Homeland Security Secretary Alejandro N. Mayorkas visited Arizona this week ahead of Super Bowl LVII.

Homeland Security Secretary Alejandro N. Mayorkas visited Arizona this week ahead of Super Bowl LVII. Courtesy of the Homeland Security Department

Federal Officials’ Plans for the Super Bowl Have Reached the End Zone

More than 600 Homeland Security personnel are providing support for this year's game.

Before there can be any downs, flags or time outs, the Homeland Security Department has their own game day preparations for the Super Bowl. 

On Sunday, the Philadelphia Eagles will face the Kansas City Chiefs in the 57th Super Bowl at State Farm Stadium in Glendale, Ariz., with a half-time show starring Rihanna. As is customary, DHS is working to ensure safety and security at the game on a variety of fronts. 

“DHS is a department of partnerships, and our efforts here rely on our partnerships with federal, state, local, tribal, and campus agencies, and of course, the [National Football League],” Homeland Security Secretary Alejandro Mayorkas said in a statement on Tuesday. “Dedicated DHS personnel are on the ground preparing and coordinating and stand ready to provide operational and technical support to the NFL, State of Arizona, and the cities of Glendale and Phoenix to keep Super Bowl LVII safe and ensure everyone can enjoy the game.”

Earlier this week, Mayorkas traveled to Phoenix to meet with state and local law enforcement officials as well as NFL representatives to go over the department’s plans and participate in a press conference. “DHS’s support for Super Bowl LVII includes more than 600 personnel providing extensive air security resources; venue, cyber, and infrastructure security assessments; chemical, biological, radiological, nuclear, and explosives detection technologies; intelligence analysis and threat assessments; intellectual property enforcement; and real-time situational awareness reporting for our partners,” said a press release from DHS. 

Scott Brown, special agent in charge for Homeland Security Investigations in Arizona, is the federal coordinator for this year’s Super Bowl. He explained to Government Executive that his job includes coordinating with local departments that are leads for events to identify “the resource gaps they have in their planning, be that people, be that technology, be that K-9’s.” If they can’t meet the needs locally, Brown added, “it’s my job to go out into the federal interagency and see if I can find that resource and make it available to them.” 

The PGA Tour’s WM Phoenix Open is also happening that weekend, which “is certainly a huge draw on all of the agencies’ resources in terms of the public safety mission,” Brown said. “So, it really just is making sure that we are both federally and state, local, county, tribal [partners] shifting resources to where the needs are.”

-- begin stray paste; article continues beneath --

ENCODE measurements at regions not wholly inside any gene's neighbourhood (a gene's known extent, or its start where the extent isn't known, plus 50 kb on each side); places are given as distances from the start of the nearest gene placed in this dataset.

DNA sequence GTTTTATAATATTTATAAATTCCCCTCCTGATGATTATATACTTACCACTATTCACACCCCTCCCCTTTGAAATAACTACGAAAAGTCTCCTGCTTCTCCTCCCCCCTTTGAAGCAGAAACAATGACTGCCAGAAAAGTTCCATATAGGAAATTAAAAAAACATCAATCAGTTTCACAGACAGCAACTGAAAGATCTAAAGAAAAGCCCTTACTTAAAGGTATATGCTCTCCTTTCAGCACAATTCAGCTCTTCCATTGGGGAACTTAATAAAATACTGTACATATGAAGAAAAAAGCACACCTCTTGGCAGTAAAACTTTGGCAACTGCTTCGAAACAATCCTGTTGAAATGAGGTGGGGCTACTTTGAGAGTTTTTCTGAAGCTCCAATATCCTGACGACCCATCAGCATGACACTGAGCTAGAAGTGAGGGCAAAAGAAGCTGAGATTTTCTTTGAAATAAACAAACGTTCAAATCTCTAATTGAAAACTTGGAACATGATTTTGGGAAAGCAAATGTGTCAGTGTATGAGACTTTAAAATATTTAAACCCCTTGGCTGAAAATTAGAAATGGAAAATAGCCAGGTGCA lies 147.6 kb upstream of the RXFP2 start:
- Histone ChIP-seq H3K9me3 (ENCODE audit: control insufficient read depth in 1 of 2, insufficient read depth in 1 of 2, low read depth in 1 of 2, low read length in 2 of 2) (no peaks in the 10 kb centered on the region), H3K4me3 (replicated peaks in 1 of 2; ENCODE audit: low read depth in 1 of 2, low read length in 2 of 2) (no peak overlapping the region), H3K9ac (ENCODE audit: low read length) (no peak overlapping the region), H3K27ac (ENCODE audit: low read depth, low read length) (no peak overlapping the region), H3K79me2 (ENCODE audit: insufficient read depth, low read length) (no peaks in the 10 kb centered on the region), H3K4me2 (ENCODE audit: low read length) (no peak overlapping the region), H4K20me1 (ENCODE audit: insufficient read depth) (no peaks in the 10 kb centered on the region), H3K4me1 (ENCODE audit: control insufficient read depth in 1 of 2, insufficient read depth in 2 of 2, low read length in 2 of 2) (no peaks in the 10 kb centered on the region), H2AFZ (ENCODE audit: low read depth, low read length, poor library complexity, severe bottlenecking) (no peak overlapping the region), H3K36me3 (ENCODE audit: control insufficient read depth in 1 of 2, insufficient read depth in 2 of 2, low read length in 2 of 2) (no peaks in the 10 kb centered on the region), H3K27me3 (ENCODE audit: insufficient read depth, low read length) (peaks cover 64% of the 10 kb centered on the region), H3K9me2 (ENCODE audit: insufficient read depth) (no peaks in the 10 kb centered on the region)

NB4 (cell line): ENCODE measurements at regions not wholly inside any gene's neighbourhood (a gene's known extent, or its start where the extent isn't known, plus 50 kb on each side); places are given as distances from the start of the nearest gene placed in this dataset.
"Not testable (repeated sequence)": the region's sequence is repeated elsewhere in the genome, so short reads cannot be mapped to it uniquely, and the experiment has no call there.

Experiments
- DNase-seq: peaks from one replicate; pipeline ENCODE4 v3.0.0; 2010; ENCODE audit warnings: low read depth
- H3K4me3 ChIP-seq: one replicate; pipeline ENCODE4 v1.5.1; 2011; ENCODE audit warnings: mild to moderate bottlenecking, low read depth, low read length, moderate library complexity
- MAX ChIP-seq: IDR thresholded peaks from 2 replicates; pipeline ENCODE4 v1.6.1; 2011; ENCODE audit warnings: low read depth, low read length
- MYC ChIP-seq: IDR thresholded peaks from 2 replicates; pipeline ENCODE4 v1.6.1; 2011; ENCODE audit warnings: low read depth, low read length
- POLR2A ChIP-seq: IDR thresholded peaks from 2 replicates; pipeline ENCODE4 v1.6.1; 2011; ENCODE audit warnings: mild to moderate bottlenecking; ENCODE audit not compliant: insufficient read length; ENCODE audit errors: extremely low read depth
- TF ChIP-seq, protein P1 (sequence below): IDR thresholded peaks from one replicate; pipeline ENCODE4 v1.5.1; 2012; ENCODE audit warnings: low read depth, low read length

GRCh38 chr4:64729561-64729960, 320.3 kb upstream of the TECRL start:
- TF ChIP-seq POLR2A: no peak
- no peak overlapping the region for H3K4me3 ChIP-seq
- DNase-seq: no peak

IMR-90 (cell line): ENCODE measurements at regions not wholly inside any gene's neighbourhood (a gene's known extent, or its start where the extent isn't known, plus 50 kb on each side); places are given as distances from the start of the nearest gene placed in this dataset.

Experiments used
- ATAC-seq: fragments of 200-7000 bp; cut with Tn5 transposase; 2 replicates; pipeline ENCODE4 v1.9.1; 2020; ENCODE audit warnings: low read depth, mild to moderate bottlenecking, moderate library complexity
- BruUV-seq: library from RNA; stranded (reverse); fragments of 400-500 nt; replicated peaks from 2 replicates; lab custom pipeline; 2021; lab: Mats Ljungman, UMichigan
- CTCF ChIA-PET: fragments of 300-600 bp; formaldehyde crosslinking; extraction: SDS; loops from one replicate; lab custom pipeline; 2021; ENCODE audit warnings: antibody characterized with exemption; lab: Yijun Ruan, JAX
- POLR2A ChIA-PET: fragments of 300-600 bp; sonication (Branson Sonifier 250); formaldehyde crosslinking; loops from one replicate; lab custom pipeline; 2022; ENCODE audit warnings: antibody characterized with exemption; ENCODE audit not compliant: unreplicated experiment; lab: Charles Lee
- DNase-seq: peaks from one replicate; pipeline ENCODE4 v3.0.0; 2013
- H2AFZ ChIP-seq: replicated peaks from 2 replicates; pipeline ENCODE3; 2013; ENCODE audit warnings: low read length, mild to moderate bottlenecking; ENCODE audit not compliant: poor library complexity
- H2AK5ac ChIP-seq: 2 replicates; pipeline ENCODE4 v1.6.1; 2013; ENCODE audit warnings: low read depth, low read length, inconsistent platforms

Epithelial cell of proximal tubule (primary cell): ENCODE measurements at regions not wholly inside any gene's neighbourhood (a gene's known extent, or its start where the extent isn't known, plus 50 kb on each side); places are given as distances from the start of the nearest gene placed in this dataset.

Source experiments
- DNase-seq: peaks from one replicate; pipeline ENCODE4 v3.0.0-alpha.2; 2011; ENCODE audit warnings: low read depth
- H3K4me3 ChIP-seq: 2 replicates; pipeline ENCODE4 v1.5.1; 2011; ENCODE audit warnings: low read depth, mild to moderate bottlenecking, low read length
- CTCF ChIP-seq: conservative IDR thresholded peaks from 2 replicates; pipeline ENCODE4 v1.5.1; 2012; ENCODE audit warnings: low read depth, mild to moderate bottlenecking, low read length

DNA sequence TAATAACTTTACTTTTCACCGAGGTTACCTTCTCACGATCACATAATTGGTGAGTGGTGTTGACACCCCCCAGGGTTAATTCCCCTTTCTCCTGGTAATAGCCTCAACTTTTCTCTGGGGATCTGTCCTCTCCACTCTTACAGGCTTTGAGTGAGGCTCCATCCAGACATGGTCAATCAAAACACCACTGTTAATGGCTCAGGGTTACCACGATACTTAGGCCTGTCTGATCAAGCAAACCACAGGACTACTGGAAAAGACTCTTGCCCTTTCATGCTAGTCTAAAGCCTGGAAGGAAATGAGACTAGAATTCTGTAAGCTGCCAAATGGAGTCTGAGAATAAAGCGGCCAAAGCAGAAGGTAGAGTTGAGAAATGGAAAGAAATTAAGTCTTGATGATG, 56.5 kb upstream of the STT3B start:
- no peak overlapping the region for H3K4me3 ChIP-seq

Drugs are another issue on the radar of law enforcement. 

“We're dealing with unprecedented flows of fentanyl coming into the country. Arizona is the leading area where fentanyl is entering the country,” said Brown in a statement provided by Immigrations and Customs Enforcement, which houses HSI. “That's a mission that we must make sure we're not impeding, while we're also covering down the requirements to provide a safe Super Bowl.”

John Modlin, chief patrol agent for the Tucson border patrol sector who is the lead field coordinator for this Super Bowl for Customs and Border Protection, said that agency has been planning for security operations for about the last year,, which has included meetings with local and state law enforcement agencies, the NFL and other stakeholders. 

About 150 CBP agents are working on Super Bowl related matters, according to Modlin. CBP has “multiple missions” at, before and during Super Bowl, he said, including using non-intrusive inspection technology to scan vehicles coming into the stadium area; enforcing the air space around the Super Bowl; looking for violations of intellectual property rights and working to combat human trafficking. 

As for counterfeit goods, Operation Team Player is a year-round initiative by DHS’s components and all major U.S. sport leagues. Since last February, the operation has seized more than 180,000 counterfeit items for all major sports worth nearly $23 million. 

“As the Super Bowl is in different places, of course a place like Arizona where CBP and DHS have a pretty significant footprint in terms of personnel and technology and assets it actually is beneficial because the people that will be working the Super Bowl are also local people that are very in touch with and have great relationships with these other law enforcement agencies,” Modlin said. “It’s always a little more difficult to come into an area and have to establish those relationships and build trust very fast.” 

Among the many fans at State Farm Stadium will be First Lady Jill Biden, a major Eagles fan. Government Executive asked the Secret Service about their security preparations for the game, but they declined to comment due to the need to protect operational security. 

Other agencies involved in safety operations are the Center for Countering Weapons of Mass Destruction Office, Cyber Security and Infrastructure Security Agency, Federal Emergency Management Agency, Federal Protective Service, Transportation Security Administration, and U.S. Coast Guard. The Super Bowl is considered a National Special Security Event, which is a designation for events of national or international significance that have a potential for terrorism or criminal activity. 

Kickoff has yet to occur for this year’s game, but DHS is already working on preparations for next year's Super Bowl in Las Vegas.